Recent aviation losses and overcapacity seem to be leaving the market in neutral. But as one major loss threatens to trigger reinsurance programmes and experts warn that profits must be made soon, hitting cruise control just isn’t an option

At 1pm on 10 June, a large fire broke out in the Saudi Arabian Airlines warehouse in northern Jeddah, Saudi Arabia. Members from 13 civil defence taskforces and rescue teams spent four hours battling the inferno. No loss of life was recorded but the 18,000-square-foot building was reduced to rubble – destroying or damaging nearly all of the insured’s aircraft and ground equipment spare parts.

While loss adjusters are still totting up the costs of the damage, there have been some suggestions that it will be as high as $365m, though this figure could reduce. Such a loss could have a significant bearing on the outcome of the upcoming aviation renewal season.

If the final figure is in line with current rough estimates, it will trigger primary aviation insurers’ excess-of-loss reinsurance programmes, and could mean rates will only fall by around 5%, according to Ian Wrigglesworth, managing director, aviation at reinsurance broker Guy Carpenter. However, if the figure is lower than currently expected, excess-of-loss policies will remain untouched and primary insurers will retain the loss.

“If the final figure reduces down below the attachment points of the aviation excess-of-loss programmes, there will be no brake on pricing,” says Wrigglesworth.

“That means direct aviation underwriters are able to look for reductions of their excess-of-loss programmes between 5% and 10%.”

Below trigger point

Apart from the June fire, reinsurers have got off relatively lightly so far this year in terms of aviation losses. “There has been a multitude of losses – around $900m worth of hull and spares losses during 2010,” Wrigglesworth says. “But reinsurers haven’t been affected. Almost all have been below the attachment points of major risk excess-of-loss programmes. Despite the losses in the primary market, the excess-of-loss market has been comparatively unaffected.”

Some primary insurers will be affected more than others by the recent run of aviation losses, of course, as Wrigglesworth says that those writing a global, diversified book of business will have fared better than those focusing solely on international airlines business, which he highlighted as a

loss-making area.

By contrast, the US airlines, products and factories business lines have performed comparatively well. As a result, reinsurers have enjoyed profitable proportional treaty relationships with the vast majority of clients, on top of not having to pay losses on excess-of-loss contracts.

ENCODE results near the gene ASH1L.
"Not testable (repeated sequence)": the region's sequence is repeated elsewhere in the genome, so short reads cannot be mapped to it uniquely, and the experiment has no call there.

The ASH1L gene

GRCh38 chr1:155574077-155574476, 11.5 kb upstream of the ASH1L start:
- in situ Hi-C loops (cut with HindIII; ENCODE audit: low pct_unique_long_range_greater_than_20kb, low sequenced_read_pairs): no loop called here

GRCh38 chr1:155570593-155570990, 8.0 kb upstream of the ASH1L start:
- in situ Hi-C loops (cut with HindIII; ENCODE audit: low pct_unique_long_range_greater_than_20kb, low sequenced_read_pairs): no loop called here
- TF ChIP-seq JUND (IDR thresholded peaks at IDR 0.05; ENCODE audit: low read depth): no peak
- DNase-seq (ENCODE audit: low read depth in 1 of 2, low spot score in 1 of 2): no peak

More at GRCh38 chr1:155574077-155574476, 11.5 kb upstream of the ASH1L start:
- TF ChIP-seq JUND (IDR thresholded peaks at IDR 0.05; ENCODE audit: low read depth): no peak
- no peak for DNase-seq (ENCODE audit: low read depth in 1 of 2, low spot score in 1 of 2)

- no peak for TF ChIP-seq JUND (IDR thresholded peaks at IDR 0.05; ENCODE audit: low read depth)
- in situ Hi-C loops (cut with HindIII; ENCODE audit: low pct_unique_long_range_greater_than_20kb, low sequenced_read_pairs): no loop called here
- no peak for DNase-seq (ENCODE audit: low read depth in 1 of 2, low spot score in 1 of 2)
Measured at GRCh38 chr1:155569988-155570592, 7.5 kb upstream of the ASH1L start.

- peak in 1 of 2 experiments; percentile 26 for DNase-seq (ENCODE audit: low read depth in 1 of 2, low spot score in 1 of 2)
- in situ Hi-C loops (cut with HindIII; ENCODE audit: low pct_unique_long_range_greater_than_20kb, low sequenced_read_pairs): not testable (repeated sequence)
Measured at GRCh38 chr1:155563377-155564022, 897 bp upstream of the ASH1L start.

There is also ample capacity in both the insurance and reinsurance markets. Wrigglesworth says the reinsurance market has held 200% capacity for more than five years.

But the market is not without its challenges. Some feel that with high capacity and falling rates, something has to give. Aon senior business analyst Magnus Allan says capacity levels in both insurance and reinsurance will need to produce a return in the coming months or risk cutbacks. “I think people will look at it and think: ‘Right, we need to get a profit in 2011.’ Or else there could be a reduction in capacity in 2011 and 2012,” he says.

A further challenge is that primary insurance rates are also under pressure, which is influencing reinsurance prices. On 6 February, the roof of a hangar housing corporate jets at Dulles Airport in Washington, DC collapsed under the weight of snow, causing insured losses of approximately $440m. However Wrigglesworth said the primary US general aviation market had been unable to push up their rates despite the loss, because of overcapacity. This has, in turn, limited reinsurers’ ability to charge more.

Some observers believe the significant losses in May and August will keep primary insurance price growth around the 5% mark. However, broking group Willis’s business development manager Steve Doyle says: “We are in a situation where the capacity and the losses are currently presenting opposing forces that are bringing the markets to a largely neutral position.”

A clearer view

There are positive signs for aviation reinsurers in these tough market conditions, however. While rates may be falling, underwriting is becoming more sophisticated, potentially giving greater protection against future losses.